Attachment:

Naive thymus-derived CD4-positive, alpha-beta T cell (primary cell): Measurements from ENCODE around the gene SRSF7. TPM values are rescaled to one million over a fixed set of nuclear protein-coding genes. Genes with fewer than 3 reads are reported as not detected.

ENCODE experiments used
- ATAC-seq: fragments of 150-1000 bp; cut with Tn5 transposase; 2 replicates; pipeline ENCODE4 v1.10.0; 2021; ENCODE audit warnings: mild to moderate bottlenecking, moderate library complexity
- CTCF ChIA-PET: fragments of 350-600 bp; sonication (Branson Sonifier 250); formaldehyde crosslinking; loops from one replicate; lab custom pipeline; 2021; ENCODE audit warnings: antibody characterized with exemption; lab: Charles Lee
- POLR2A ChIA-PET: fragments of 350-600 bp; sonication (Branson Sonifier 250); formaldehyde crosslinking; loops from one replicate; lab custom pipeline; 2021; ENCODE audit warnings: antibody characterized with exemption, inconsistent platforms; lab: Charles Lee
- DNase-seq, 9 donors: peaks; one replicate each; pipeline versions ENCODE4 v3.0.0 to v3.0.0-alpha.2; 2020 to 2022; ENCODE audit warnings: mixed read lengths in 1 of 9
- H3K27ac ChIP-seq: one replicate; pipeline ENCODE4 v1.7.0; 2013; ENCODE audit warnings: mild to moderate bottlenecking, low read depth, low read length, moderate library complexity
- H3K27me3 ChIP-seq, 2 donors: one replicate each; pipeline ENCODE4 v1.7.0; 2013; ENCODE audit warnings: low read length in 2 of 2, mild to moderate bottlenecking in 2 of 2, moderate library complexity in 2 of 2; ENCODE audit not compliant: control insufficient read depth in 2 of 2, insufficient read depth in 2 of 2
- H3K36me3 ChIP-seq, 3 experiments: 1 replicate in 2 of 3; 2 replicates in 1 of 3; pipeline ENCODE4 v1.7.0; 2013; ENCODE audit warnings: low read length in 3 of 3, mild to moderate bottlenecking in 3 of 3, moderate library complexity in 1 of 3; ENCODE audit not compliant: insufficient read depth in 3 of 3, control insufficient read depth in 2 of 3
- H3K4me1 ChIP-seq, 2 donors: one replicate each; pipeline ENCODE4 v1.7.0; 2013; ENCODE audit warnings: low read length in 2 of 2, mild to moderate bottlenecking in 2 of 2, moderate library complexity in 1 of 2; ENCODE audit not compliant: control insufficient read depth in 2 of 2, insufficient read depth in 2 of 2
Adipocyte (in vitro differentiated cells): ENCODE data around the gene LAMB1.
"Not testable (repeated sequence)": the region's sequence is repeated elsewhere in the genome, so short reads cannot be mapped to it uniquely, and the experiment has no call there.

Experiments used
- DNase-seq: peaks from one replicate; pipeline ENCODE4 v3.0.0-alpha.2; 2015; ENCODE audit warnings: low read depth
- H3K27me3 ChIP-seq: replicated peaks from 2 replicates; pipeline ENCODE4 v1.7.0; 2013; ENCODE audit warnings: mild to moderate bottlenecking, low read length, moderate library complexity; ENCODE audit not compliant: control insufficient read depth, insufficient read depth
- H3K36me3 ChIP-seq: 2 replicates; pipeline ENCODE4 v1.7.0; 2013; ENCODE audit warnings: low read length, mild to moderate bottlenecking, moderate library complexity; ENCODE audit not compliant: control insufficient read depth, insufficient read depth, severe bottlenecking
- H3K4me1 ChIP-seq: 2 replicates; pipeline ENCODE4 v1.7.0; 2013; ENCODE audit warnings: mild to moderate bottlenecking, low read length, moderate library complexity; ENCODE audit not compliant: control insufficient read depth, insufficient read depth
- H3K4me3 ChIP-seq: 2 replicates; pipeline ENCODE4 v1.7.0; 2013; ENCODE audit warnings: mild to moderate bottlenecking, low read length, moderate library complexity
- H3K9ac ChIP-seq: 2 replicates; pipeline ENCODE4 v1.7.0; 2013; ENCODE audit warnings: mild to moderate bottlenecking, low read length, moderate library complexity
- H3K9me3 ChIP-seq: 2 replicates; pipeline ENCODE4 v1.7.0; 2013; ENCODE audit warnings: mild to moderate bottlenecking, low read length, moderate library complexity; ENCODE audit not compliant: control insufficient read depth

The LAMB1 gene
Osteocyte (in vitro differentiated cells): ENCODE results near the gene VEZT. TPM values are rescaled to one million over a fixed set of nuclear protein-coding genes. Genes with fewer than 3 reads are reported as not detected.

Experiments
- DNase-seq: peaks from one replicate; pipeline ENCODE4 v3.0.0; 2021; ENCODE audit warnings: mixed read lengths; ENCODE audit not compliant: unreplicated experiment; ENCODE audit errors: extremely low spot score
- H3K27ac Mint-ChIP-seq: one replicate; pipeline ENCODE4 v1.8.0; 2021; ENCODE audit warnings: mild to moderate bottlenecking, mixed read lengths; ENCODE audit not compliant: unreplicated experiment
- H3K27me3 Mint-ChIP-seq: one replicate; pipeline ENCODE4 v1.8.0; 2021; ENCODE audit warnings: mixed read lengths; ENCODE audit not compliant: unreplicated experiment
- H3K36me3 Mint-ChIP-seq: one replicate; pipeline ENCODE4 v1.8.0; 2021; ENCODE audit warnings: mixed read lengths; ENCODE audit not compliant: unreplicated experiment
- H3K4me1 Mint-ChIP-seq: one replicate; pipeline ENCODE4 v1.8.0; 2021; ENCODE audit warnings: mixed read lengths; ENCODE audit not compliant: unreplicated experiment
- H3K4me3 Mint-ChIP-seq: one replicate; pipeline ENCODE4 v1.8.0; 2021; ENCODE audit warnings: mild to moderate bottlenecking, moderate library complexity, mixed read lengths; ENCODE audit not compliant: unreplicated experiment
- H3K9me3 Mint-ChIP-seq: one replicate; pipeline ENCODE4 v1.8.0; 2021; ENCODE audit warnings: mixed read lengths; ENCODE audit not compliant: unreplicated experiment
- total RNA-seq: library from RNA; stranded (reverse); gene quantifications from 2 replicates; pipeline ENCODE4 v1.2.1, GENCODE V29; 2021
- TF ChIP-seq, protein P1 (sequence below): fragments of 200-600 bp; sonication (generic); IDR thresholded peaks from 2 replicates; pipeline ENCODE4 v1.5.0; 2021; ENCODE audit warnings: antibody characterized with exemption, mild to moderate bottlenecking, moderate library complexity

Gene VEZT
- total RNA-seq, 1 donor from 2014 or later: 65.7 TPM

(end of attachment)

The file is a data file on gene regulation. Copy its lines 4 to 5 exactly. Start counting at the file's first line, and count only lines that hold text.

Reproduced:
- CTCF ChIA-PET: fragments of 350-600 bp; sonication (Branson Sonifier 250); formaldehyde crosslinking; loops from one replicate; lab custom pipeline; 2021; ENCODE audit warnings: antibody characterized with exemption; lab: Charles Lee
- POLR2A ChIA-PET: fragments of 350-600 bp; sonication (Branson Sonifier 250); formaldehyde crosslinking; loops from one replicate; lab custom pipeline; 2021; ENCODE audit warnings: antibody characterized with exemption, inconsistent platforms; lab: Charles Lee